Wednesday, April 24, 2013

Negotiated rulemaking and the greening of car emissions

This Economist article on the cleaning of car emissions seems like a very successful example of negotiated rulemaking between government and industry.  
Cars the world over will become appreciably cleaner in the coming years. The European Union is the strictest master. Under its “Euro 6” standards, due to come into force next year, diesel cars’ NOX emissions will have to be 84% below the limits set when it started regulating them in 2000, and their soot output must be 96% below the initial limits set in 1992. Earlier this year Beijing, in response to an episode of appalling air pollution, introduced new limits similar to the current EU ones, which it plans to tighten further in 2016.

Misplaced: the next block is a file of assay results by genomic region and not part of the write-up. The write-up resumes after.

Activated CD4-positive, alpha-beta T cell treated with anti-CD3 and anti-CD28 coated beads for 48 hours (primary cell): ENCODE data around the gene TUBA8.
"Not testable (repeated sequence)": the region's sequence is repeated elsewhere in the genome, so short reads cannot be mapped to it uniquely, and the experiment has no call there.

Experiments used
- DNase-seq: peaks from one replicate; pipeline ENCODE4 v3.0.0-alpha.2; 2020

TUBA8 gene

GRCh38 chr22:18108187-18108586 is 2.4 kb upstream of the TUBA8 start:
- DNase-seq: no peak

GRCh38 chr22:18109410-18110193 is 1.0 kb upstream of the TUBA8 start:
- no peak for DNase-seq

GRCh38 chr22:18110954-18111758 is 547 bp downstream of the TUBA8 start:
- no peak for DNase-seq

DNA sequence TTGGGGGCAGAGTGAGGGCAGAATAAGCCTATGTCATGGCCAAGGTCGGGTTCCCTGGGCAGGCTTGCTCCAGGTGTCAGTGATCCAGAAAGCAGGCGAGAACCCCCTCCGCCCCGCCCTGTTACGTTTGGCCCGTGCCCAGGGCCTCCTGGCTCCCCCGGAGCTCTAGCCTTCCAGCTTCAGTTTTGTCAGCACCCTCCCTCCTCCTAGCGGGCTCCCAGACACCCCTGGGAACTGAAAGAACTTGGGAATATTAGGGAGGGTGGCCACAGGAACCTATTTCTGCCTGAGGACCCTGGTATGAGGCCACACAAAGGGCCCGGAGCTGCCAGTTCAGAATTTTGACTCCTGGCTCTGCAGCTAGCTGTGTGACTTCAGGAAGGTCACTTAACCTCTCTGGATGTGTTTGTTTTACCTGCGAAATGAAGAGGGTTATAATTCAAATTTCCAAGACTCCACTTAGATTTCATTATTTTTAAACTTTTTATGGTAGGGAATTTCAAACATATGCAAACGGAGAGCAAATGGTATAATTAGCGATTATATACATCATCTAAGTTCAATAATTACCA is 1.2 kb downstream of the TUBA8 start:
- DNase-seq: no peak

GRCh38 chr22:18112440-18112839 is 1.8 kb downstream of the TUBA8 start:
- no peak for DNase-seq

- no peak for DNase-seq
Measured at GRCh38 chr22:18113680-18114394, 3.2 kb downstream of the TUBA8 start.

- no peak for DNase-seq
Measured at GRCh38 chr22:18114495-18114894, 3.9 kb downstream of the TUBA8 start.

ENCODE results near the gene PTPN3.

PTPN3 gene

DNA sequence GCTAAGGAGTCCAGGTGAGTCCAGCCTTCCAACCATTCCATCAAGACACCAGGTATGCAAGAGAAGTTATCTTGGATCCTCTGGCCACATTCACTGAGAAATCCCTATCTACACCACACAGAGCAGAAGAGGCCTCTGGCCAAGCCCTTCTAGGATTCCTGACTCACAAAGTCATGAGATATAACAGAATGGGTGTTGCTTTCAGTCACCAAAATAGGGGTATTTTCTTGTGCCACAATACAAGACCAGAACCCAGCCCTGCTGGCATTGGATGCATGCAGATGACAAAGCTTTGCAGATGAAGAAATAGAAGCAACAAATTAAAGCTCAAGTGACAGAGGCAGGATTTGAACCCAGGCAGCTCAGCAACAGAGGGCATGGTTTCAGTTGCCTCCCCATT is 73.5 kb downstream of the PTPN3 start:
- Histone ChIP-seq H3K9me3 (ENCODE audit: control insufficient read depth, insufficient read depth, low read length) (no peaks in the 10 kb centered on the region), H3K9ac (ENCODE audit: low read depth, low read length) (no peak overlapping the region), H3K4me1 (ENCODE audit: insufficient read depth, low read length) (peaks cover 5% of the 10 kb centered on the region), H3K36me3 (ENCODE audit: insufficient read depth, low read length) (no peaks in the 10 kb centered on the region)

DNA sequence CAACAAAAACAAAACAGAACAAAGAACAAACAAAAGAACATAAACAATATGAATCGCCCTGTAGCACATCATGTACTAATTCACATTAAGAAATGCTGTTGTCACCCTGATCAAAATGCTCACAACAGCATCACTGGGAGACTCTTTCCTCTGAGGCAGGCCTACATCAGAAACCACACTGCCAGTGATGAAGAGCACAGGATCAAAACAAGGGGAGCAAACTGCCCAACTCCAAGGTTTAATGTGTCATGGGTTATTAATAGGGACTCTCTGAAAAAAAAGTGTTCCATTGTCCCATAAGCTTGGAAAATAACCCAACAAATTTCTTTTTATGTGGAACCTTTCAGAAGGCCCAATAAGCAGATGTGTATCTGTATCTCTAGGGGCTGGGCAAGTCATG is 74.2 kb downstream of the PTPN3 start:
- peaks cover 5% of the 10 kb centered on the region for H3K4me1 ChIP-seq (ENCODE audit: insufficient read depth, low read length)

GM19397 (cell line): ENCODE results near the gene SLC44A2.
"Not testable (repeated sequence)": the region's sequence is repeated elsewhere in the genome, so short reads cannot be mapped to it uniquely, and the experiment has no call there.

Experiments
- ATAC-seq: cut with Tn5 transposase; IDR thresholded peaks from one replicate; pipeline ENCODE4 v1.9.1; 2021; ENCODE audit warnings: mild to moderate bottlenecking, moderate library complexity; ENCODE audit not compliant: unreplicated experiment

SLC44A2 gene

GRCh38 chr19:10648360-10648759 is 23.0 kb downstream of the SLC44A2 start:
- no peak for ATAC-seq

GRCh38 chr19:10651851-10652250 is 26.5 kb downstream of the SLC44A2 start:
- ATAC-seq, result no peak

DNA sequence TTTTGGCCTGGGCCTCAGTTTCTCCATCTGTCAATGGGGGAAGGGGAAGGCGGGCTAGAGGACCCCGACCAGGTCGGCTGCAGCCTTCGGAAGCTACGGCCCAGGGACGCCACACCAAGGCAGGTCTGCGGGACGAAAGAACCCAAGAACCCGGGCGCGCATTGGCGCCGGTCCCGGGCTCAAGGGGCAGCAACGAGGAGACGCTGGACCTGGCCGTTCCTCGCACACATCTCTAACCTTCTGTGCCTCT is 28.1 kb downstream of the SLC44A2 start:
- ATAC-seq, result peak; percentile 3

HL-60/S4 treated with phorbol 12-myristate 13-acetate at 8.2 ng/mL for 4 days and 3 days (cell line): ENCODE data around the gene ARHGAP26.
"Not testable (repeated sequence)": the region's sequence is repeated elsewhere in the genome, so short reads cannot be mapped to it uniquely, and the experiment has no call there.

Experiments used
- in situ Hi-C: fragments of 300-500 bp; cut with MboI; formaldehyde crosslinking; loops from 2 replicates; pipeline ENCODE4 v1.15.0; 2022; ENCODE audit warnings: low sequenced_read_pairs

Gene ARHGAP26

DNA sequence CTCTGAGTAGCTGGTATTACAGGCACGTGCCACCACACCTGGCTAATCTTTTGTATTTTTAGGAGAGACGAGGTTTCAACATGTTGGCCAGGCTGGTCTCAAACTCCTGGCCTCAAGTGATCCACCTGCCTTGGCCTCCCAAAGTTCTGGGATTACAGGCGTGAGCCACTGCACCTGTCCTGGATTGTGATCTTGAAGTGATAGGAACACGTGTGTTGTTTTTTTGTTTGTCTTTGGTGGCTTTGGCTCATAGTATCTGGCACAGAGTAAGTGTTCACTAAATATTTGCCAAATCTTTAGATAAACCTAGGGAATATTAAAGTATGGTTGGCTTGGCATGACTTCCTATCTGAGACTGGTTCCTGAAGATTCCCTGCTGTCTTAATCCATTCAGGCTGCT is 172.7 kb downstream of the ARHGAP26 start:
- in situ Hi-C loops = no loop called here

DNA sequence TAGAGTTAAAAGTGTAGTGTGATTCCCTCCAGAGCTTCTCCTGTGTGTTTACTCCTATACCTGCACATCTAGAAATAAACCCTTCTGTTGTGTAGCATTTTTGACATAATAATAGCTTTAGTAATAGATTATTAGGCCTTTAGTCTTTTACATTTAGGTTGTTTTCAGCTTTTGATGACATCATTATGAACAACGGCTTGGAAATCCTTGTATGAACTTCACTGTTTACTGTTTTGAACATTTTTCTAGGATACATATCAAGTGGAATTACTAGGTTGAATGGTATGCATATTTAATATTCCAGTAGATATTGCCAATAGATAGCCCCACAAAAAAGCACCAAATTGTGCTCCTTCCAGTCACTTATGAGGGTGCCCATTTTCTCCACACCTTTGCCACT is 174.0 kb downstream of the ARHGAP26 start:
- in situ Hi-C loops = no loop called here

The EU is also leading the way in cutting CO2 emissions, ahead of Japan, China and America. Carmakers know full well that they will have to keep investing heavily in low-carbon technology. Average CO2 emissions are due to come down from 130g per km now to 95g per km in 2020, and plans are already being drawn up for even tougher limits in 2025, of perhaps 70g.  

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